Sunday, 19 December 2010

4X4 driver ‘loses control’ in Glasgow, kills two pedestrians

Janet Brown, 40, was walking to work when she saw the incident unfold.

She said: 'I saw the 4x4 come speeding up the road. It was flying. Then it met a bus and had to swerve drastically to avoid it. The car hit the first girl as she was stepping off the pavement.

'She was thrown clear over the top of it, then the car swerved and hit the other girl. She was thrown 5ft into the air and landed on the road. It all happened in seconds.'

Both women, who were students at the Glasgow College of Commerce, were left lying in the road covered in blood. Their belongings and clothes, including a handbag, pink gloves and boots, were left strewn everywhere.

The incident happened in the main shopping area of Glasgow, at the corner of department store John Lewis and Buchanan bus station.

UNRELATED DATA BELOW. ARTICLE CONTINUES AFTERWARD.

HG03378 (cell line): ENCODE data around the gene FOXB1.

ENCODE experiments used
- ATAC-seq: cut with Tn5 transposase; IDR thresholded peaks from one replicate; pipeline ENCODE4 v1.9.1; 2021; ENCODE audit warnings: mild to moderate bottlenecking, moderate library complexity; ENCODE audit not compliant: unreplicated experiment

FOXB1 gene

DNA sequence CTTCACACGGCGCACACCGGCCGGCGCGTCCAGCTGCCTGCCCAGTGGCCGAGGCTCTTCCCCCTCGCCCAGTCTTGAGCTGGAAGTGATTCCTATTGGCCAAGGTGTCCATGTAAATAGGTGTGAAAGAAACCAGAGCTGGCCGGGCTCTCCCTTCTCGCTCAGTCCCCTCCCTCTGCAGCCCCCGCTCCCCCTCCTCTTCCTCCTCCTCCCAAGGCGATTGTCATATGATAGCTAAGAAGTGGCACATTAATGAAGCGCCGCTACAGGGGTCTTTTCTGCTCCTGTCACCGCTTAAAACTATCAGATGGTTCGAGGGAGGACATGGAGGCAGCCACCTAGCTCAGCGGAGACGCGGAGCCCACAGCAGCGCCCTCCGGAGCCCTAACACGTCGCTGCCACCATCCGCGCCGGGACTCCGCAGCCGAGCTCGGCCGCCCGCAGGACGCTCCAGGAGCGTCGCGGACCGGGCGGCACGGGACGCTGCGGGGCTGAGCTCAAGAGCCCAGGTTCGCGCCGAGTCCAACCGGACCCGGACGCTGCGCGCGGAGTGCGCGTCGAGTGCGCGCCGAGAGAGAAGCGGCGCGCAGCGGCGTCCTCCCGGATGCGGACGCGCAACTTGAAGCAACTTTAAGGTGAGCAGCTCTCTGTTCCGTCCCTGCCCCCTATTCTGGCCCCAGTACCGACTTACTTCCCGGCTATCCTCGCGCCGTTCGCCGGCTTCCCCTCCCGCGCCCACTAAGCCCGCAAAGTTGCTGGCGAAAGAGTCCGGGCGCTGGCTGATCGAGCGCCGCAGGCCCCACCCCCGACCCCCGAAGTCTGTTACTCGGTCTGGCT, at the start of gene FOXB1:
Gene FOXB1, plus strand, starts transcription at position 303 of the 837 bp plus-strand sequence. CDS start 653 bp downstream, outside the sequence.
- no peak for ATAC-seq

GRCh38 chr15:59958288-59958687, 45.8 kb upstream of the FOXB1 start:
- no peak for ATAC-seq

Whatever the cause of this fatal collision may turn out to be, you can be quite certain that no one will be placing it in the wider context of the massive expansion in 4X4 ownership in Britain – one of the most ludicrous and gas guzzling modes of transport in dense urban communities you can imagine – or the policies of Glasgow council, in a city where Fewer than 1% of journeys are made by bike

Glasgow council did a survey of barriers to modal shift among local residents. It discovered that the availability of city centre car parking, which at workplaces was usually free, was a major factor in influencing choice of transport mode. It also found that when drivers considered switching from the car to another mode, that other mode was public transport, not walking or cycling.

What’s more

People appreciated that cars were inefficient if used by a single person and that by driving they were having adverse effects on others through increased congestion, pollution, and safety problems. However there was a unanimous view that despite these problems, the advantages of car travel exceeded the disadvantages for most trips.

For cycling there was strong opposition to on-road cycle lanes which were perceived as unsafe.

That's a surprise innit.